Hickory, dickory, dock

I have been wielding the chainsaw quite a bit: On the mulberry in the front yard, on the tree of heaven next to the house, and most recently on the ash tree in the vacant lot. That left things out of whack and it is time to get back some balance – restore the yin and yang.

We didn’t have trees in our parkway by the street. That changed last year when we planted a small oak in front of the house. But I still wanted to find another tree for the parkway in front of the vacant lot.


Lo and behold, I had the opportunity to salvage a tree for our parkway – although the salvaging operation may have been more like butchering.

One of my clients had a small hickory growing next to a big oak. To preserve the oak and keep it free from competition we had planned to remove the hickory. This fall, I asked my clients if they would mind me digging up and transplanting the hickory rather than cutting it down. My clients were gracious enough let me have a go at it.


I wasn’t sure if I could get a viable root ball on that hickory because of its proximity to the oak. Fortunately, I didn’t have any big oak roots in the way.

But that was only half the struggle.

Do you know why hickories are rare to find in the nursery trade? Because they develop and rely on a taproot, which makes them notoriously difficult to transplant. And boy, did this sucker have a taproot – which I had to cut. This was the point where the transplanting turned into butchering.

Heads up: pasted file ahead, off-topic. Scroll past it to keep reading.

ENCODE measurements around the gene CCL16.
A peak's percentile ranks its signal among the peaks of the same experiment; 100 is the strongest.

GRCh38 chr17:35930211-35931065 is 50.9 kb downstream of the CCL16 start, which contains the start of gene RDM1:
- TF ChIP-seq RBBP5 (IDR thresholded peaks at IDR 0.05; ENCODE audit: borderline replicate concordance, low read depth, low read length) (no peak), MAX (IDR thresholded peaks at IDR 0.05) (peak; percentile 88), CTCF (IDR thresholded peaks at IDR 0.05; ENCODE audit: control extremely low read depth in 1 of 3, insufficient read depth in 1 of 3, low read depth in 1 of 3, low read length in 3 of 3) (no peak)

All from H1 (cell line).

On top of this, I had to drive with the tree in my truck 40 miles south. I tried to protect it from drying out as best as I could, and drove as slow as I could without causing pile up. Once back home I wished I would have opted for the quick death (i.e. cutting it down), rather than torturing that poor thing.

I tried to make up for it with some extra care while planting it in the parkway and some diligent watering.


But I have to say that I have no expectation that will come back next spring. If it does, I will refer to it as a resilient son of a bitch! And that will be a compliment.

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About Marcus de la fleur

Marcus is a Registered Landscape Architect with a horticultural degree from the School of Horticulture at the Royal Botanic Gardens, Kew, and a Masters in Landscape Architecture from the University of Sheffield, UK. He developed a landscape based sustainable pilot project at 168 Elm Ave. in 2002, and has expanded his skill set to building science. Starting in 2009, Marcus applied the newly acquired expertise to the deep energy retrofit of his 100+ year old home in Chicago.

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